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How I became a better doctor.

I became a better doctor on the day I became a cardiac patient. On that day, I experienced the helpless, vulnerable, and needy feelings of a patient's dependency and blind trust of a physician whom I did not know. I suddenly realized how it feels to be a patient.

My entire life, I had always been an athlete in excellent shape. My 7-day-a-week daily schedule included seeing patients, being an expert psychiatric witness for disability cases, playing 2 hours of tennis, walking/running for 1 hour, and ending the night with 1 hour on a stationary bike.

1 get to see my children all the time. I am so fortunate to get to travel with them and play national father-son and father-daughter tennis tournaments. We have been ranked No. 1 in the country many times. I have won 16 gold balls in these tournaments, each symbolic of a U.S. championship.

As a busy board-certified psychiatrist, I had been featured in an article, "Well being: Tennis is doctor's favorite medicine," by Art Carey, in the Philadelphia Inquirer, posted May 2, 2011. The author discussed my diet and exercise regime, and how I used exercise to stay healthy and to deal with the stress of being a physician.

'Take me to the hospital'

At the end of 2018, I had a complete blood count performed, and the results indicated that I had a lipid panel of a healthy 30-year-old; however, my delusional bubble burst in March 2019. I was the No. 1 seed in a National Father-Daughter Tennis Tournament in Chicago. We were in the semifinal match, we had won the first set, and we were up 3-0.1 fell, hit my head on the net post, and was feeling nauseated. I checked for bleeding and continued playing, though I was not feeling well. Five minutes later, I experienced symptoms of very extreme gastrointestinal pain and nausea. I ran off the tennis court wanting to vomit and get rid of the symptom so I could go back and finish the match. I wanted to play in the finals the following day and try to win the tournament.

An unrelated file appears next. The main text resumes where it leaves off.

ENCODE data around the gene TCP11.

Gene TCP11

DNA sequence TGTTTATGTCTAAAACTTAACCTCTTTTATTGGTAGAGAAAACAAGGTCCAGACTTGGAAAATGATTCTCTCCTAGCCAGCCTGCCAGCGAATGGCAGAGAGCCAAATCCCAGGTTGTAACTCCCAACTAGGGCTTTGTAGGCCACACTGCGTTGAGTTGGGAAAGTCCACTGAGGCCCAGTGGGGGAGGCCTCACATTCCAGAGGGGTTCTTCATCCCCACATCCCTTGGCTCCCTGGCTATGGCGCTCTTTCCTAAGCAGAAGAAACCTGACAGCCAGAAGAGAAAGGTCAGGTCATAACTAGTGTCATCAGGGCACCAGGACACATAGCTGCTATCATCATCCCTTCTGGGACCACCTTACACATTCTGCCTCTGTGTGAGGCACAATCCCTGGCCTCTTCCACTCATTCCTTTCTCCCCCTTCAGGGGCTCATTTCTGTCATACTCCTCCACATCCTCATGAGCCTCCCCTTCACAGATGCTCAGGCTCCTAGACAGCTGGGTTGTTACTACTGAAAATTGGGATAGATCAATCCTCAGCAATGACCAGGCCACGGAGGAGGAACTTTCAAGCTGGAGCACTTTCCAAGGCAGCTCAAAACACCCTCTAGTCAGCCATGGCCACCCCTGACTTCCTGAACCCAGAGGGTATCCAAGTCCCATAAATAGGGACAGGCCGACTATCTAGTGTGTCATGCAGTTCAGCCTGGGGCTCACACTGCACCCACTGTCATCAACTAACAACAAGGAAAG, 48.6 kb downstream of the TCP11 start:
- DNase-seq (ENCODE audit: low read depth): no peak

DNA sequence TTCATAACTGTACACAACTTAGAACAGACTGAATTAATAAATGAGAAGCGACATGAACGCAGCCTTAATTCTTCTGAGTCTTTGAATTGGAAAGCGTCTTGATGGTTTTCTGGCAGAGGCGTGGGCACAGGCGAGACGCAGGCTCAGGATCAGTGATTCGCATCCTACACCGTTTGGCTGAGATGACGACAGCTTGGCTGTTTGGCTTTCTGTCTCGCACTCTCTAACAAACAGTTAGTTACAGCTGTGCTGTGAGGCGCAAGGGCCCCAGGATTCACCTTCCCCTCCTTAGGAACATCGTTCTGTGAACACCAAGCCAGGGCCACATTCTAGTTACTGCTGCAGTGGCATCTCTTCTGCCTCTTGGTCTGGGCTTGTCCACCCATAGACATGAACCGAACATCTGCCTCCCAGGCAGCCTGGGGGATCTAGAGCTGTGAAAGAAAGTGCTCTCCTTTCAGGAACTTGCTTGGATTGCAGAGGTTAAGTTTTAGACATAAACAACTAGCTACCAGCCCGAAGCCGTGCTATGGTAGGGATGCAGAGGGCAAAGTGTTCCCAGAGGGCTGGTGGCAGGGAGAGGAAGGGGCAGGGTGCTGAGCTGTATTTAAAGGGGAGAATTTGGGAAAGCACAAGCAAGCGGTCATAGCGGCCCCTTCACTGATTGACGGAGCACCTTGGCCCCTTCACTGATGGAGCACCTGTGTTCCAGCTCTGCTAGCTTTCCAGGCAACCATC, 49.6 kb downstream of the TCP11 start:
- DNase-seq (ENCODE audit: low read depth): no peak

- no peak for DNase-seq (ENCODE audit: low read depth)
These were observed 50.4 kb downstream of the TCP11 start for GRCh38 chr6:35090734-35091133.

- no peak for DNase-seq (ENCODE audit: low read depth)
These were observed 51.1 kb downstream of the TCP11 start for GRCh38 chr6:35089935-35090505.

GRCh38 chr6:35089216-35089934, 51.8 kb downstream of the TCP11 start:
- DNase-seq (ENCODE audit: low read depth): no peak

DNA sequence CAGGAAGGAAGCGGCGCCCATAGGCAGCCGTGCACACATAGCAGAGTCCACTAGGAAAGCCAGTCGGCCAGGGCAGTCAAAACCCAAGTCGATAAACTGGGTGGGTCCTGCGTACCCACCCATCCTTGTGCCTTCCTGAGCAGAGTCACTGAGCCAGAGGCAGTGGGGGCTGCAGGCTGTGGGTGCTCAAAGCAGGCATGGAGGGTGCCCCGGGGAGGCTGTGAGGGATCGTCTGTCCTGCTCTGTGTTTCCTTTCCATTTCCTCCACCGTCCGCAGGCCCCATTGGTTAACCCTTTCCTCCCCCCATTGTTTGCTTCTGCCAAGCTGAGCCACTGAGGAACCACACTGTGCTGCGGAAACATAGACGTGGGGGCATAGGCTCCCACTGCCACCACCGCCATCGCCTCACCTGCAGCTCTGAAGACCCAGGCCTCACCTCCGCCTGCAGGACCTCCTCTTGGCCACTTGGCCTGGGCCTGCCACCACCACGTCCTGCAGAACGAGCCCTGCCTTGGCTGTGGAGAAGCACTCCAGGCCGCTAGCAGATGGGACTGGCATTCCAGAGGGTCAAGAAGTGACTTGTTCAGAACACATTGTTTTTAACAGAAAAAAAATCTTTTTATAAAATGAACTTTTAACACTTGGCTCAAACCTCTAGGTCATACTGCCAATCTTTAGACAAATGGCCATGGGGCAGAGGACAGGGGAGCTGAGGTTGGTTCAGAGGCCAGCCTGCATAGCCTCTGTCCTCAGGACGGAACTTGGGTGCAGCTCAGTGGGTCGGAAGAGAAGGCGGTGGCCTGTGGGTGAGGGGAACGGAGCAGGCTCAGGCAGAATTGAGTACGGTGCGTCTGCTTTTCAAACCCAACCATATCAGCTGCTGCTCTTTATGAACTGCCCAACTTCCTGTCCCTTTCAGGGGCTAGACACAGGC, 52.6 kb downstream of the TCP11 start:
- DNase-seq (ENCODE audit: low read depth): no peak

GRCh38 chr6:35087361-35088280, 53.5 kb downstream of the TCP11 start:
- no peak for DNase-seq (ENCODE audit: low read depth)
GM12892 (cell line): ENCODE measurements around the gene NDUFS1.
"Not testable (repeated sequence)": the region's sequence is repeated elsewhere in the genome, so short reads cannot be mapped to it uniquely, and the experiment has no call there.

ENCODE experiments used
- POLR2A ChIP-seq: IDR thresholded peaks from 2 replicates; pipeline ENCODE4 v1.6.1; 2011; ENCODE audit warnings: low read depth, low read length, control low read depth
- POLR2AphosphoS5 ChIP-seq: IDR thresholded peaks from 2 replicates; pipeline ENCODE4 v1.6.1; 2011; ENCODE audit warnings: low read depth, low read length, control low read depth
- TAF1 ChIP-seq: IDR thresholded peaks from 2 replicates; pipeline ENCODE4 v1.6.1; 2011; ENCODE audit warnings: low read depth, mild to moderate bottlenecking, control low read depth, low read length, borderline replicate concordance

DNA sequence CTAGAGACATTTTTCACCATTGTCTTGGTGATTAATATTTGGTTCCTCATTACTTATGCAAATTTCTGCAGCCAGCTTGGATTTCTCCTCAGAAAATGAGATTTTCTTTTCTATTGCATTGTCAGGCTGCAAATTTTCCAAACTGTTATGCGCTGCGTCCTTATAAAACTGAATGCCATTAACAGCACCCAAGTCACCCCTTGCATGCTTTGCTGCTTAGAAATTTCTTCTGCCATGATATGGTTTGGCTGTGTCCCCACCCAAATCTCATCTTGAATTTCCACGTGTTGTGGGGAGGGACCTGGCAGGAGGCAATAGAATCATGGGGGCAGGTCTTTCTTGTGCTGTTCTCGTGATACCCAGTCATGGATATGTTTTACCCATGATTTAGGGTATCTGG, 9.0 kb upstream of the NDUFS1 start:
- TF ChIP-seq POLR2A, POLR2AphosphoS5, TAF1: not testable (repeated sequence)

The kind, competent, compassionate, and warm tournament director said I looked gray--and he promptly called 911. The paramedics came and said they thought I may be having a heart attack. I was in denial since I had no chest pain and I thought I was super healthy; therefore, I could not be experiencing an acute myocardial infarction. I finally agreed to let technicians perform an EKG, and they told me that I had ST elevation. Reality finally set in and I realized I was having a heart attack. "Take me to the hospital," I said.

At the Chicago hospital where I was taken, I told doctors and staff I was a physician. To my surprise, they did not care. I was not going to get any prioritized treatment. Despite all of my devotion to medicine, I was not even getting their top physician to treat me. I was being evaluated by a resident. I felt even more deflated.

They performed a cardiac catheterization and put in one stent in one vessel in the right cardiac vessel. I had many questions to ask, but everyone seemed very impatient and abrupt with me, acting like this was just a very routine procedure. No one ever adequately answered my questions. I was very disillusioned, and I felt very insignificant, scared, and invisible.

I was discharged a few days later and was told my heart problem was fixed. I was instructed to follow up with a cardiologist in Philadelphia when I got home.

The first night home, I experienced chest pain. I was alarmed and thought my stent may have collapsed, so I went to the emergency room of the Philadelphia area hospital I knew had the best cardiac staff. After another blood test, indicating raised troponin levels, I was informed they needed to perform another cardiac catheterization. I learned I had two more coronary artery blockages, each 95%-99%, in the left ventricle.